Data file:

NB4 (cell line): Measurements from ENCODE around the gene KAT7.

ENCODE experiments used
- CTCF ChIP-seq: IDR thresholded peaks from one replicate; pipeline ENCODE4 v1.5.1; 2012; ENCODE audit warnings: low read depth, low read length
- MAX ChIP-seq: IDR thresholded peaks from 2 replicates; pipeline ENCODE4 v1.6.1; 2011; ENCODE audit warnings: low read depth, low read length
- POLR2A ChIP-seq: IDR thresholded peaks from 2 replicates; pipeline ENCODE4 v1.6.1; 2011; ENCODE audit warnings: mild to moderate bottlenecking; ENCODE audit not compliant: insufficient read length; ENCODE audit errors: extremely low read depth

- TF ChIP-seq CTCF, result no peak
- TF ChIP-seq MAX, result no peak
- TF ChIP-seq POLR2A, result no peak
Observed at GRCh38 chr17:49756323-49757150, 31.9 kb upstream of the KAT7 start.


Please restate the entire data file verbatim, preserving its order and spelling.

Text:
NB4 (cell line): Measurements from ENCODE around the gene KAT7.

ENCODE experiments used
- CTCF ChIP-seq: IDR thresholded peaks from one replicate; pipeline ENCODE4 v1.5.1; 2012; ENCODE audit warnings: low read depth, low read length
- MAX ChIP-seq: IDR thresholded peaks from 2 replicates; pipeline ENCODE4 v1.6.1; 2011; ENCODE audit warnings: low read depth, low read length
- POLR2A ChIP-seq: IDR thresholded peaks from 2 replicates; pipeline ENCODE4 v1.6.1; 2011; ENCODE audit warnings: mild to moderate bottlenecking; ENCODE audit not compliant: insufficient read length; ENCODE audit errors: extremely low read depth

- TF ChIP-seq CTCF, result no peak
- TF ChIP-seq MAX, result no peak
- TF ChIP-seq POLR2A, result no peak
Observed at GRCh38 chr17:49756323-49757150, 31.9 kb upstream of the KAT7 start.